Garlic and Gluten-Free Guts
I just finished reading Ruth Reichl’s memoir, Garlic and Sapphires. The former New York Times restaurant critic’s sumptuous details and rich descriptions lured me in from the start, and I couldn’t help but think she had the best job around—and that no one in her position could ever be celiac.
I immediately decided I would one day add “four-star celiac food critic” to my list of professions. After all, I’d already become a natural at the art of mainstream fine dining, celiac style. I wasn’t about to let my condition scare me away from the champagne taste I somehow managed to keep up on my decidedly less sparkling budget.
When I first got diagnosed, I worried my dining out options would be permanently limited to plain grilled chicken and brown rice. I’d always been a healthy eater in that I avoided fried food, full-fat dairy, and starchy, processed carbs like white bread and sub rolls, but I was still an adventurous eater. The spicier the sauce or more exotic the marinade, the better.
Did this mean saying goodbye to piping hot Indian food, delicate Vietnamese soups, rich French sauces, authentic Italian entrees, and hearty Irish pub food forever?
So I did what any newly-diagnosed, slightly obsessive/compulsive celiac with a photographic memory would do—I immediately memorized the extensive list of “forbidden” foods I found online, learned how to scan ingredient lists in under 30 seconds, and road-tested the quickest route to Trader Joe’s I could find. I experimented with new recipes, and, most importantly, I learned from my mistakes.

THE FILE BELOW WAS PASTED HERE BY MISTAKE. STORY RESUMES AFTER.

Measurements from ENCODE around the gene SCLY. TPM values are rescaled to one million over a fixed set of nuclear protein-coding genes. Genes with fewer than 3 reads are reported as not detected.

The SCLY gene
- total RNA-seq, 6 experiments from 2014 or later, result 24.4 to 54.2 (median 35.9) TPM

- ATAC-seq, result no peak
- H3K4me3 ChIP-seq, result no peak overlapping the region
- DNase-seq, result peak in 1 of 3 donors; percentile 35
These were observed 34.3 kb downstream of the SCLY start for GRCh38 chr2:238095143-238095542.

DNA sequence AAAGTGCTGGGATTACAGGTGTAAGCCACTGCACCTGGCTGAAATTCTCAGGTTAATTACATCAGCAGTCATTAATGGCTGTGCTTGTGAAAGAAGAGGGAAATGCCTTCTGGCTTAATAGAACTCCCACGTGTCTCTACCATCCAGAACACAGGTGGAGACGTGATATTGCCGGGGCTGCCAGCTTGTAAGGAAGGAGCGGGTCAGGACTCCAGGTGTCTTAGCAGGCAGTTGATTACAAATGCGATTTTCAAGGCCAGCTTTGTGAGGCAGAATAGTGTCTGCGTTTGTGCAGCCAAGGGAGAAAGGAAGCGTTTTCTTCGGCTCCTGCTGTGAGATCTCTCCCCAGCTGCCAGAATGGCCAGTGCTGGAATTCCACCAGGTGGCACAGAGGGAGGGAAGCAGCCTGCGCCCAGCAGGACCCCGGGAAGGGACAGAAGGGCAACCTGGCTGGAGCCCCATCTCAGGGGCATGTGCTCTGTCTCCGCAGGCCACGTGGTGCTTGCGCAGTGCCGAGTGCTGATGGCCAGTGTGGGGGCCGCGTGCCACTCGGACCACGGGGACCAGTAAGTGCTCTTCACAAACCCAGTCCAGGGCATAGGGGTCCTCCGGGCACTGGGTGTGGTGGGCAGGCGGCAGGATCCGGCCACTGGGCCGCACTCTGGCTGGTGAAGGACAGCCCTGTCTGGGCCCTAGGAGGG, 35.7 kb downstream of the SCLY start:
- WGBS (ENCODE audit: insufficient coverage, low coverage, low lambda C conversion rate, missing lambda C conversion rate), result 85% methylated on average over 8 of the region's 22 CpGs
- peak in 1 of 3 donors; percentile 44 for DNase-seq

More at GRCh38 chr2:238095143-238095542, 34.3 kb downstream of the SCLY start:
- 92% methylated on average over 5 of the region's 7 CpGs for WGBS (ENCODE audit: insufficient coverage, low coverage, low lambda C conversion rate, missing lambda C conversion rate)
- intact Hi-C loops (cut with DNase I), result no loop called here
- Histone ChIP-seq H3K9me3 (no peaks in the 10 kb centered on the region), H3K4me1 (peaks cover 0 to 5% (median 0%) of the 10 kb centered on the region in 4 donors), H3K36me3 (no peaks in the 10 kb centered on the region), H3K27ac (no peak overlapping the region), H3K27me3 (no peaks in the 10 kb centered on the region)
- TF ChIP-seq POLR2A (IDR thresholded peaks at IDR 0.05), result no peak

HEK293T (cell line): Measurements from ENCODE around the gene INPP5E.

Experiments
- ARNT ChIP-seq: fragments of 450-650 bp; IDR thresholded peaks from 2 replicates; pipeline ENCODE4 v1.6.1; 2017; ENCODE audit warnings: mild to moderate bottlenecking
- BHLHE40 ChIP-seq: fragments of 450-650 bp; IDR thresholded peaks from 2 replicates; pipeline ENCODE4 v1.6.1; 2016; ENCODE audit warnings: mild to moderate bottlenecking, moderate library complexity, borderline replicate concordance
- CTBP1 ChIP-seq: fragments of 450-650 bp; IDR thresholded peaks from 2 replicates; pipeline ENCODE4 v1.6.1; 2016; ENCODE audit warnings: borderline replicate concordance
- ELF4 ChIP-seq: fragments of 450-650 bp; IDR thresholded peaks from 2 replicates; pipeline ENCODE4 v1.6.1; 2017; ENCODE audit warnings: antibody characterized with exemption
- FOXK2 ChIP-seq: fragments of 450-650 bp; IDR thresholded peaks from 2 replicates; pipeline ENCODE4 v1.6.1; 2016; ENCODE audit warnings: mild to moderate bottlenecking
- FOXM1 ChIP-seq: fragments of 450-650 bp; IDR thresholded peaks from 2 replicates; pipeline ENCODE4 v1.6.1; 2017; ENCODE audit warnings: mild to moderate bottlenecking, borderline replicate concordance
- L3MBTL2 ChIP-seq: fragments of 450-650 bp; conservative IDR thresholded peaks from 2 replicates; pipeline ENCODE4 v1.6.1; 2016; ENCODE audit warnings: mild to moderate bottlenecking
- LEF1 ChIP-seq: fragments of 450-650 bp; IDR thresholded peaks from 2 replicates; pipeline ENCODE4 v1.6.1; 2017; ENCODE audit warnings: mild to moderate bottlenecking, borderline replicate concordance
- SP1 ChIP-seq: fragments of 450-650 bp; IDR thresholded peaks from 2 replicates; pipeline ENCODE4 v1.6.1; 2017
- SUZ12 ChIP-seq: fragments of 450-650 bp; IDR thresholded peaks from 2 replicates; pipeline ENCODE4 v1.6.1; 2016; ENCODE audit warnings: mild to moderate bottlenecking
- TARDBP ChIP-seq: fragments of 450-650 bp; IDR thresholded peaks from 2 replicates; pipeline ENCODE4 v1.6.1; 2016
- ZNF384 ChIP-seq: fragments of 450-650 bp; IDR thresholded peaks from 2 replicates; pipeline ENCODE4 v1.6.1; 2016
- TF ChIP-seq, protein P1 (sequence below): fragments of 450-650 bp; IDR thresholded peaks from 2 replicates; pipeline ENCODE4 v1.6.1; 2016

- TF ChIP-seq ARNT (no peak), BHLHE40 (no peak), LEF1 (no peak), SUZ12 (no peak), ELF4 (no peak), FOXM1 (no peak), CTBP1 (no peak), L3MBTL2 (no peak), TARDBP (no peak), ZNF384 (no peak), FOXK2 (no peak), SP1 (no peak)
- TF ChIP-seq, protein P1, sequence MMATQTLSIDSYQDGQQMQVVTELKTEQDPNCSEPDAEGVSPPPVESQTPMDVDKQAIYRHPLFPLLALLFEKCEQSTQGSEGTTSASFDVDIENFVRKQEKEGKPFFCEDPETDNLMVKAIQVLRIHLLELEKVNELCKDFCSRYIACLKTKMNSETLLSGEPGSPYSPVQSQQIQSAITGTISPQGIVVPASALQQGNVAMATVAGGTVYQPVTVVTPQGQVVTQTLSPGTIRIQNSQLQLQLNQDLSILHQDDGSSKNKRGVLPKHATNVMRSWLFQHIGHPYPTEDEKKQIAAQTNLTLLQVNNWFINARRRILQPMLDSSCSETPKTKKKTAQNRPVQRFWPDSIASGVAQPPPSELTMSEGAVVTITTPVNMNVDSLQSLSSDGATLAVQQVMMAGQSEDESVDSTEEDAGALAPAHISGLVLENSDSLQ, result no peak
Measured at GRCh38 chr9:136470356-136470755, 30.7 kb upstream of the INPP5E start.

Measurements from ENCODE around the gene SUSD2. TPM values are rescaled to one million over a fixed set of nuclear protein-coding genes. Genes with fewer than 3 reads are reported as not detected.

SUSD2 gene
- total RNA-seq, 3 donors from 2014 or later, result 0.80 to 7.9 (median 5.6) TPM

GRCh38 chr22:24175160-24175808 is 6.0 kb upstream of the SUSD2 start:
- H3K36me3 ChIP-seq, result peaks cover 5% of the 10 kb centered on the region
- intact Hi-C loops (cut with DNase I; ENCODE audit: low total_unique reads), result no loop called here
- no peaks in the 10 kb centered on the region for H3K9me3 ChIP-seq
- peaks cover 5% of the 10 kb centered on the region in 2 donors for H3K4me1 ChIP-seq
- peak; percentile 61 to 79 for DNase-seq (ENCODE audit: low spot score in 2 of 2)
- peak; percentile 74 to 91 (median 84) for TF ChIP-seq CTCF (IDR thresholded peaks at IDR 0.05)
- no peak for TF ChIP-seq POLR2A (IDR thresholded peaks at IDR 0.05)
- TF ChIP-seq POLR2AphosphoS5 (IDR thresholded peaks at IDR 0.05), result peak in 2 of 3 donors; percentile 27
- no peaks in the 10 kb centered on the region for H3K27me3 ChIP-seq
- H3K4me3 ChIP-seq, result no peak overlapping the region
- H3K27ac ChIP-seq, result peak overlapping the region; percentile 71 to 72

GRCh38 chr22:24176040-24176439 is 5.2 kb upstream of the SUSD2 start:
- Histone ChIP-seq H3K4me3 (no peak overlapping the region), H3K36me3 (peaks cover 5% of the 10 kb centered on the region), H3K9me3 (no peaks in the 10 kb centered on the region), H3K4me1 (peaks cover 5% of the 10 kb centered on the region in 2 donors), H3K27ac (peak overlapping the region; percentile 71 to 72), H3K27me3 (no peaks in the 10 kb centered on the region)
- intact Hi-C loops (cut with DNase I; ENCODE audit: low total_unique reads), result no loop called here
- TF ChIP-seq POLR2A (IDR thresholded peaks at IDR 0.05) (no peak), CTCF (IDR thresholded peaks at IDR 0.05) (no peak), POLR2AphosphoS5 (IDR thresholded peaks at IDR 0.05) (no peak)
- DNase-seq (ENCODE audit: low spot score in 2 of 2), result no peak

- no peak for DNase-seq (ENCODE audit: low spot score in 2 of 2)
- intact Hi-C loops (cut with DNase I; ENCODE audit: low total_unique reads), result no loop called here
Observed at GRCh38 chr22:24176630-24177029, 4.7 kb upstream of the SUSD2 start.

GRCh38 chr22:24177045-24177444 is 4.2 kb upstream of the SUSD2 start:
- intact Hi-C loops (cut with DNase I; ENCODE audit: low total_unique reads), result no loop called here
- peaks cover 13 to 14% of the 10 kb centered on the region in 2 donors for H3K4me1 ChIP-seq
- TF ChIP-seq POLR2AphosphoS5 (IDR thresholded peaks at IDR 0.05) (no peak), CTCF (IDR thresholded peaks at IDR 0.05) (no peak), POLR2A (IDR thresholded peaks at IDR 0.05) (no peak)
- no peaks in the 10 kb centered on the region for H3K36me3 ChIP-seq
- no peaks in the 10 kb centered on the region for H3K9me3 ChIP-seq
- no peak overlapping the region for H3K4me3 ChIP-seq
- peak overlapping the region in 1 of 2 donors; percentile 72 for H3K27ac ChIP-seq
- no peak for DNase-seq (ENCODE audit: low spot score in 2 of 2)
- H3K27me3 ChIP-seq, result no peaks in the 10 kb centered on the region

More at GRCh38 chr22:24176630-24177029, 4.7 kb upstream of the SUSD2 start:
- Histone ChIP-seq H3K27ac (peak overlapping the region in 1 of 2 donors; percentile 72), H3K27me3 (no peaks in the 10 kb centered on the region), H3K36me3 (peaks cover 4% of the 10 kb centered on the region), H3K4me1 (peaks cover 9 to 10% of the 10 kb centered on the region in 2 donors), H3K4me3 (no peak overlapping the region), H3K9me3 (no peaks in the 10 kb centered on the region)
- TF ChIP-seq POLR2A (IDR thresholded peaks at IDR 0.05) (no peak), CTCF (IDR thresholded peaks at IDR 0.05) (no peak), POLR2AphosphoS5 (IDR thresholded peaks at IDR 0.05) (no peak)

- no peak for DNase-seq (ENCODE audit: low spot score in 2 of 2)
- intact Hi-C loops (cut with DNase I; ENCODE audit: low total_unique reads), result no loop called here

Some people around me are still terrified to serve me food—eschewing a lifetime of tradition, my Italian grandmother won’t even cook for me, and my brothers still precede a visit of mine with several phone calls of the “what can you eat? Can you have X?” variety, but I am over it.
I’d always been the type of customer who hated to make a fuss—if my chicken was pink, I’d gingerly eat around the undercooked parts rather than send it back. If I got the wrong side, I’d pretend I genuinely liked brussell sprouts. But now that I knew I was celiac, I couldn’t be meek.
Preparation was the key to successfully dining out. When possible, I checked out menus online beforehand, making a shortlist of items I thought were “safe” so I could inquire about them. Sometimes I even called ahead to make sure accommodations could be made for me. I learned to be upfront from the beginning of the meal and wasn’t afraid to ask a lot of questions. When a waiter replied “I’m pretty sure it doesn’t have any flour,” I wouldn’t order until he’d physically gone to check into it.
I am pleasantly surprised by how many kitchens and servers are familiar with celiac disease. It’s music to my ears when a waitress says, “Oh, you’re celiac? No problem. I’ll show you the four entrees I know are safe, and can talk to the chef if you’re interested in something else.” A few times, a chef has gone as far as personally marking the menu so I’d know all my options. I remember the places like that and talk them up to everyone I know, and like Ruth Reichl’s focus on good service for every customer, famous or not, I also remember the places that couldn’t be bothered to answer my questions.